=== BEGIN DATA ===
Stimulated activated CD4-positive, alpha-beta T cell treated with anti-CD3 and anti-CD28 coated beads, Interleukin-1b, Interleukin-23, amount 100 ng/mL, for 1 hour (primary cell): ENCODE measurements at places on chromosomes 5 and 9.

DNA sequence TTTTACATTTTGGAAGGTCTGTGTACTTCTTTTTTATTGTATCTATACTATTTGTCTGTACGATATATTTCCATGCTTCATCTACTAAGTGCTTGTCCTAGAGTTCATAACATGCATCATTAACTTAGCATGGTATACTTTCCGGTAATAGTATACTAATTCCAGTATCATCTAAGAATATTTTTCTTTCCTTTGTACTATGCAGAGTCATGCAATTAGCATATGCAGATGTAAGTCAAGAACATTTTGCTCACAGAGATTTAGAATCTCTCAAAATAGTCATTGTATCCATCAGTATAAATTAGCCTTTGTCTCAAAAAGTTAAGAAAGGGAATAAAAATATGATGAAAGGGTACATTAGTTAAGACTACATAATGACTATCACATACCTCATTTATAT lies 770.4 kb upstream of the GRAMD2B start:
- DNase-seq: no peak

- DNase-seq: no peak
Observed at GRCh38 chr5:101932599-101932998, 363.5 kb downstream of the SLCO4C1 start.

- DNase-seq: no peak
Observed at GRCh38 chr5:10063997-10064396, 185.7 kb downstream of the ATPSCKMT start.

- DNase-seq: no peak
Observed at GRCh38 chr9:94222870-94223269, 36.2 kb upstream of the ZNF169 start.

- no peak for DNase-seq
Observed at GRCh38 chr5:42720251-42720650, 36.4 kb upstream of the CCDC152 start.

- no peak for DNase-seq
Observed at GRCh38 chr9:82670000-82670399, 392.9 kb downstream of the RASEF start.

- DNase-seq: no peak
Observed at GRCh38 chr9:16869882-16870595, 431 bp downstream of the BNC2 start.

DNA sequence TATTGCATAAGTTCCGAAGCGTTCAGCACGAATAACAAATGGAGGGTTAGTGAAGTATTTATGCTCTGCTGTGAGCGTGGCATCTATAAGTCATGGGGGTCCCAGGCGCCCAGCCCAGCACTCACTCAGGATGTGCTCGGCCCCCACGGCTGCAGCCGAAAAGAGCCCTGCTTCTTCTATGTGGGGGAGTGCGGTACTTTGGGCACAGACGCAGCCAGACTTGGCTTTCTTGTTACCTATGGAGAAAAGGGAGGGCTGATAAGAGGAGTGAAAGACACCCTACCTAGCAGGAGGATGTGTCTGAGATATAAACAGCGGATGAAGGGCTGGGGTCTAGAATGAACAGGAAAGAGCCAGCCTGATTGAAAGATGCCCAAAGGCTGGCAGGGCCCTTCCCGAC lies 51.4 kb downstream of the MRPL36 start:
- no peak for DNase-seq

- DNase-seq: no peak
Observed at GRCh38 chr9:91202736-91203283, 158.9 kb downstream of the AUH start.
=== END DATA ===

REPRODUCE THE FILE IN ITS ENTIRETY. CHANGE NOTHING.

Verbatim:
Stimulated activated CD4-positive, alpha-beta T cell treated with anti-CD3 and anti-CD28 coated beads, Interleukin-1b, Interleukin-23, amount 100 ng/mL, for 1 hour (primary cell): ENCODE measurements at places on chromosomes 5 and 9.

DNA sequence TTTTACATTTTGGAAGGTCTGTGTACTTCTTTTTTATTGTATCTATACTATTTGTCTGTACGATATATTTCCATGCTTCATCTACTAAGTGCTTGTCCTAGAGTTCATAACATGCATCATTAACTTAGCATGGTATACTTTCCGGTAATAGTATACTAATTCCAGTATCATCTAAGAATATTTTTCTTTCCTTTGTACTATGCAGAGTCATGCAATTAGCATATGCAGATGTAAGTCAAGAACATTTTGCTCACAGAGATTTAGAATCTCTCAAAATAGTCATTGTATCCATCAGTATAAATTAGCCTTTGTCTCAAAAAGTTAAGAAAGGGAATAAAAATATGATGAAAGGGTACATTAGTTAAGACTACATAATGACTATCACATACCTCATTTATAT lies 770.4 kb upstream of the GRAMD2B start:
- DNase-seq: no peak

- DNase-seq: no peak
Observed at GRCh38 chr5:101932599-101932998, 363.5 kb downstream of the SLCO4C1 start.

- DNase-seq: no peak
Observed at GRCh38 chr5:10063997-10064396, 185.7 kb downstream of the ATPSCKMT start.

- DNase-seq: no peak
Observed at GRCh38 chr9:94222870-94223269, 36.2 kb upstream of the ZNF169 start.

- no peak for DNase-seq
Observed at GRCh38 chr5:42720251-42720650, 36.4 kb upstream of the CCDC152 start.

- no peak for DNase-seq
Observed at GRCh38 chr9:82670000-82670399, 392.9 kb downstream of the RASEF start.

- DNase-seq: no peak
Observed at GRCh38 chr9:16869882-16870595, 431 bp downstream of the BNC2 start.

DNA sequence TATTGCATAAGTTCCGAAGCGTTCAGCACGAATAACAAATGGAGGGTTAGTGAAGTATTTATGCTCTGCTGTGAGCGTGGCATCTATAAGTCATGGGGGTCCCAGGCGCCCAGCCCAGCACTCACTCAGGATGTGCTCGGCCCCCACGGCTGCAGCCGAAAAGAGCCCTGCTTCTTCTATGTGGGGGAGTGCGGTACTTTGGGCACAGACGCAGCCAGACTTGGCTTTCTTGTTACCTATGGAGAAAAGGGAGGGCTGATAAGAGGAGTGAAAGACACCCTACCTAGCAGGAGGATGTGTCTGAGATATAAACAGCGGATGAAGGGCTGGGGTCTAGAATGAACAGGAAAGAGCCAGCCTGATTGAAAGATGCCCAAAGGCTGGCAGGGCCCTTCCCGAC lies 51.4 kb downstream of the MRPL36 start:
- no peak for DNase-seq

- DNase-seq: no peak
Observed at GRCh38 chr9:91202736-91203283, 158.9 kb downstream of the AUH start.